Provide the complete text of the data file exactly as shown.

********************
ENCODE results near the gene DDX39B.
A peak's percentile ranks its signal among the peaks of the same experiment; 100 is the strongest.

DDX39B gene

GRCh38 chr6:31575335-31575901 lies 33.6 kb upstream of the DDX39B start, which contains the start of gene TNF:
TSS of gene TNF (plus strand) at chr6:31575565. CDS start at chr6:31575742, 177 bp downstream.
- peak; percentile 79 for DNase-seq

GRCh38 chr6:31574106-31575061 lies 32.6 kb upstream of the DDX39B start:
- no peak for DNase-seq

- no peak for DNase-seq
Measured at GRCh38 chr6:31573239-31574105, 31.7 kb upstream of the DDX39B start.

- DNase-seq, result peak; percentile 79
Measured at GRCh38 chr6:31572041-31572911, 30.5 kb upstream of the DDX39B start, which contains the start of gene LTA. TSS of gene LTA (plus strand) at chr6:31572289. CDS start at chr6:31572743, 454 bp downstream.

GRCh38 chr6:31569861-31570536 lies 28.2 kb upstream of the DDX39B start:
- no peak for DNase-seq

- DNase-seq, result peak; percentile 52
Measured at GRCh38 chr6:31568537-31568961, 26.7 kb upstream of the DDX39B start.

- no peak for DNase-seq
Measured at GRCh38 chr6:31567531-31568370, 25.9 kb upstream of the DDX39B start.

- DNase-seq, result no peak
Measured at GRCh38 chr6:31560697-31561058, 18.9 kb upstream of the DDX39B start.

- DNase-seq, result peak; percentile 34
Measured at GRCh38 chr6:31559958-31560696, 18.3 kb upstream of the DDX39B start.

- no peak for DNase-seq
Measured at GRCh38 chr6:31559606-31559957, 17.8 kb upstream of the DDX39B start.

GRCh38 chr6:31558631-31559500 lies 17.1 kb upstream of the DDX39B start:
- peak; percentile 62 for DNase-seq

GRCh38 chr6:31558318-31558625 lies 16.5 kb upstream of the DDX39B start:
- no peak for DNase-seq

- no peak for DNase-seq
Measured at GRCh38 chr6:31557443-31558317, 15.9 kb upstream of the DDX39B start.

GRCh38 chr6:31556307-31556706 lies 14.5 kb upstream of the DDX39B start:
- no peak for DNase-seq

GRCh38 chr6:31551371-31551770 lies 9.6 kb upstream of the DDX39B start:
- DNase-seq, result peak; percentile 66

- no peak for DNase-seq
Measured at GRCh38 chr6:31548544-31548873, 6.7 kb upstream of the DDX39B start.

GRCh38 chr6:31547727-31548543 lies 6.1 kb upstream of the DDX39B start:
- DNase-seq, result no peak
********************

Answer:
ENCODE results near the gene DDX39B.
A peak's percentile ranks its signal among the peaks of the same experiment; 100 is the strongest.

DDX39B gene

GRCh38 chr6:31575335-31575901 lies 33.6 kb upstream of the DDX39B start, which contains the start of gene TNF:
TSS of gene TNF (plus strand) at chr6:31575565. CDS start at chr6:31575742, 177 bp downstream.
- peak; percentile 79 for DNase-seq

GRCh38 chr6:31574106-31575061 lies 32.6 kb upstream of the DDX39B start:
- no peak for DNase-seq

- no peak for DNase-seq
Measured at GRCh38 chr6:31573239-31574105, 31.7 kb upstream of the DDX39B start.

- DNase-seq, result peak; percentile 79
Measured at GRCh38 chr6:31572041-31572911, 30.5 kb upstream of the DDX39B start, which contains the start of gene LTA. TSS of gene LTA (plus strand) at chr6:31572289. CDS start at chr6:31572743, 454 bp downstream.

GRCh38 chr6:31569861-31570536 lies 28.2 kb upstream of the DDX39B start:
- no peak for DNase-seq

- DNase-seq, result peak; percentile 52
Measured at GRCh38 chr6:31568537-31568961, 26.7 kb upstream of the DDX39B start.

- no peak for DNase-seq
Measured at GRCh38 chr6:31567531-31568370, 25.9 kb upstream of the DDX39B start.

- DNase-seq, result no peak
Measured at GRCh38 chr6:31560697-31561058, 18.9 kb upstream of the DDX39B start.

- DNase-seq, result peak; percentile 34
Measured at GRCh38 chr6:31559958-31560696, 18.3 kb upstream of the DDX39B start.

- no peak for DNase-seq
Measured at GRCh38 chr6:31559606-31559957, 17.8 kb upstream of the DDX39B start.

GRCh38 chr6:31558631-31559500 lies 17.1 kb upstream of the DDX39B start:
- peak; percentile 62 for DNase-seq

GRCh38 chr6:31558318-31558625 lies 16.5 kb upstream of the DDX39B start:
- no peak for DNase-seq

- no peak for DNase-seq
Measured at GRCh38 chr6:31557443-31558317, 15.9 kb upstream of the DDX39B start.

GRCh38 chr6:31556307-31556706 lies 14.5 kb upstream of the DDX39B start:
- no peak for DNase-seq

GRCh38 chr6:31551371-31551770 lies 9.6 kb upstream of the DDX39B start:
- DNase-seq, result peak; percentile 66

- no peak for DNase-seq
Measured at GRCh38 chr6:31548544-31548873, 6.7 kb upstream of the DDX39B start.

GRCh38 chr6:31547727-31548543 lies 6.1 kb upstream of the DDX39B start:
- DNase-seq, result no peak